New Jersey Gay Marriage Vote Postponed

By Minara El-Rahman on December 10, 2009 | Last updated on March 21, 2019

A vote on the New Jersey gay marriage bill, slated to take place in the New Jersey Senate, has been canceled by the bill's sponsors. The New York Times reports that the sponsors canceled the vote in order to allow a hearing in the General Assembly where they claim support for gay marriage law will be stronger.

The bill's sponsors are Senators Raymond J. Lesniak and Loretta Weinberg who are both Democrats. The decision was made because the proposed New Jersey gay marriage law seemed like it was unlikely to pass through the Senate.

This has caused both opponents of the bill and supporters of the gay marriage bill to be disappointed. The supporters of the bill are trying to push it past the Senate before January 19, 2010 because that is when Democrat New Jersey governor Jon Corzine (who said he will sign the bill) is going to be replaced with a Republican governor-elect Christopher Christie. who said he will not support a New Jersey gay marriage law.

In the meantime, opponents of gay marriage have said that this is an abuse of power on the part of the Senate sponsors of the gay marriage bill. The New York Times quotes John Tomicki, president of the New Jersey Coalition to Preserve and Protect Marriage as saying, "It makes a mockery of the legislative process. They're using the Legislature as a propaganda tool. They didn't have the courage to bring the issue up before the election, and now they're playing games to do things that the public doesn't approve of at the very last minute."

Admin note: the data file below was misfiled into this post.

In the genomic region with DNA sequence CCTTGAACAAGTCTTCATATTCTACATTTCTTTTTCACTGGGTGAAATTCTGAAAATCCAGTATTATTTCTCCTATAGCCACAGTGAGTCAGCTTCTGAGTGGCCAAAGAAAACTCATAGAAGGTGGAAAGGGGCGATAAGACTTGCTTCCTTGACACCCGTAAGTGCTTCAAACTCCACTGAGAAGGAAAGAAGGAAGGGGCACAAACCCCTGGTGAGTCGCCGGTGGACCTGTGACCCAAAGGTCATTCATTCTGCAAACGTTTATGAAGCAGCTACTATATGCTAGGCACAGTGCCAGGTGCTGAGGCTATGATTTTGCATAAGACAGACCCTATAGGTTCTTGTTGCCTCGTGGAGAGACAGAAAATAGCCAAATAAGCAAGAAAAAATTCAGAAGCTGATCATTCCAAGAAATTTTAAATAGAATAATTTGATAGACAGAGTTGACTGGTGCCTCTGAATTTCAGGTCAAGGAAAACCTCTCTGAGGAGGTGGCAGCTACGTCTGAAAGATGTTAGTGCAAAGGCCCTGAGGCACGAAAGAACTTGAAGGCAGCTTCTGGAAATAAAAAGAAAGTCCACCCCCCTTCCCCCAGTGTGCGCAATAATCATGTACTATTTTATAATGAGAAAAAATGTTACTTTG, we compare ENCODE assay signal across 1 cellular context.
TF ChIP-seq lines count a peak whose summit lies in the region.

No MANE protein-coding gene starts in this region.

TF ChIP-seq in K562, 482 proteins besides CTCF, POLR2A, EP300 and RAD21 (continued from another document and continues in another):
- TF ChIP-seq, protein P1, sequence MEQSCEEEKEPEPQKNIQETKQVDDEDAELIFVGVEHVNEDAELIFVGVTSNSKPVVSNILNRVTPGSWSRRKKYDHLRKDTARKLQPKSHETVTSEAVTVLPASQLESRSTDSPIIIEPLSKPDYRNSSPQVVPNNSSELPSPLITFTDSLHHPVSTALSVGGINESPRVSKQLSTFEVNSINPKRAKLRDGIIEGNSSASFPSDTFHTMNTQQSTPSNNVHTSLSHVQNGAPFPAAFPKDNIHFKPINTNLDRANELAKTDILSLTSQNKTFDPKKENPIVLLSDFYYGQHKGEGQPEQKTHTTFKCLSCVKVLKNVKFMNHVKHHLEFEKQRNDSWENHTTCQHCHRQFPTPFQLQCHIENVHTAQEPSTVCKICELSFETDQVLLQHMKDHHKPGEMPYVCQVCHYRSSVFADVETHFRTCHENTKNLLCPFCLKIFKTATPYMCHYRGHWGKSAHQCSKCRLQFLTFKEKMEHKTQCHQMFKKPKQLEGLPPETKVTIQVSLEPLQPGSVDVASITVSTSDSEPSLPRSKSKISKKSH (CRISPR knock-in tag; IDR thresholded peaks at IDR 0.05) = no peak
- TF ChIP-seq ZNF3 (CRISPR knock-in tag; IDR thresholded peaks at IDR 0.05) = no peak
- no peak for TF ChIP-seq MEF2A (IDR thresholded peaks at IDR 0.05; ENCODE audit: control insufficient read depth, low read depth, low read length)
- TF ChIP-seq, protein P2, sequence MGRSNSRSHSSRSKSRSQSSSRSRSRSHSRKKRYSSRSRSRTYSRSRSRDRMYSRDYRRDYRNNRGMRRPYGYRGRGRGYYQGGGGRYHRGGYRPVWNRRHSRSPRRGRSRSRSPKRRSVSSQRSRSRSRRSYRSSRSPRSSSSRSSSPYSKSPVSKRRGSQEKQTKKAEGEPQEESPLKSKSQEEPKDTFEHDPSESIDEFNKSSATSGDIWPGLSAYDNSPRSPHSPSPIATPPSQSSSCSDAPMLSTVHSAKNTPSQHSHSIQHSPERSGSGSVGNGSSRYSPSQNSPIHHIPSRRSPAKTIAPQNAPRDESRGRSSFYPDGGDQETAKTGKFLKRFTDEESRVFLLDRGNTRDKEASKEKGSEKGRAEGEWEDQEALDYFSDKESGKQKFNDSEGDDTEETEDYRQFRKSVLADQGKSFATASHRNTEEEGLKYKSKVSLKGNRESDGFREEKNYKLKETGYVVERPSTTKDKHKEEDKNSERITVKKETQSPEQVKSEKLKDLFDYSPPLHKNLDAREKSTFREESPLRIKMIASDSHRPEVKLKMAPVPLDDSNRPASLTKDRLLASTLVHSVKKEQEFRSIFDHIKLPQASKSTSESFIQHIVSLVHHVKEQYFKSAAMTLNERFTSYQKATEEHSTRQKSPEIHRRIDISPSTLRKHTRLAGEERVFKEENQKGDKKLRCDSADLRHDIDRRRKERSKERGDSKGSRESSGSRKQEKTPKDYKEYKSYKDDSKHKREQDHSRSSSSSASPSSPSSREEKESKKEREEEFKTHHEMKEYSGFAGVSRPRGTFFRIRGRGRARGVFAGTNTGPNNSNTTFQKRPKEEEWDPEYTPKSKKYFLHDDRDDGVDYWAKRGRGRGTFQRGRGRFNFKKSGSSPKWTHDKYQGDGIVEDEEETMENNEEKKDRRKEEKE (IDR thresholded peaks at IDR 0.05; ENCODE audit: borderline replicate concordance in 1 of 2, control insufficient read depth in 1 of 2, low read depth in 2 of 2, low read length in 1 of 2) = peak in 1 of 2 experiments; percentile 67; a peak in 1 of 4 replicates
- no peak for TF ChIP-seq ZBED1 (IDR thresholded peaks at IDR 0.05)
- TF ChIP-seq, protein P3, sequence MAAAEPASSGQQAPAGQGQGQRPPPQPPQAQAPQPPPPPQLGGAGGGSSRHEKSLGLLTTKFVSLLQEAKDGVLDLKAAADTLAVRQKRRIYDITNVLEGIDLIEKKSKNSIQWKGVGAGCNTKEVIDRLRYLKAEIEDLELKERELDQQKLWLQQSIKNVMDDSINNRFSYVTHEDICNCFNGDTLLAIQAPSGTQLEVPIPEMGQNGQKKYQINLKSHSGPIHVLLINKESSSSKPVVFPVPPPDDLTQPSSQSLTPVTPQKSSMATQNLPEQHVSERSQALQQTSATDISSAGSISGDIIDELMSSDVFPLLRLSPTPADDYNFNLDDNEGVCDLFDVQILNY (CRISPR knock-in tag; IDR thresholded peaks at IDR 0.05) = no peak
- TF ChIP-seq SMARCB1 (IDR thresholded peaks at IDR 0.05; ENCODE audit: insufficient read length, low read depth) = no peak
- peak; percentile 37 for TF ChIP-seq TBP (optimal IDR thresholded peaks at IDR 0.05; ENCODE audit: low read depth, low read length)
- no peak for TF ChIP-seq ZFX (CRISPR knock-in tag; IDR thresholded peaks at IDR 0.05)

Whatever the case may be, it seems like both sides are scrambling to pressure legislators to make a decision either way.

For now, gay couples can enter a civil union in the state of New Jersey which provides them with rights such as:

  • rights under family laws, such as annulment, divorce, child custody, child support, alimony, domestic violence, adoption, and property division
  • rights to sue for wrongful death, loss of consortium, and under any other tort or law concerning spousal relationships
  • medical rights, such as hospital visitation, notification, and durable power of attorney
    family leave benefits
  • joint state tax filing, and
  • property inheritance when one partner dies without a will.

However, gay couples in New Jersey don't get the rights and benefits of marriage under federal law. Furthermore, gay couples in New Jersey can not receive Social Security benefits, immigration privileges, use the marriage exemption on taxes for federal estates, transfers, or gifts.

According to the New York Times, Assembly speaker, Joseph J. Roberts Jr., a Democrat from Camden supports the Senate sponsors' decision to delay the gay marriage vote in the Senate. He supports the gay marriage bill because he feels that the current civil union law in New Jersey is inadequate.

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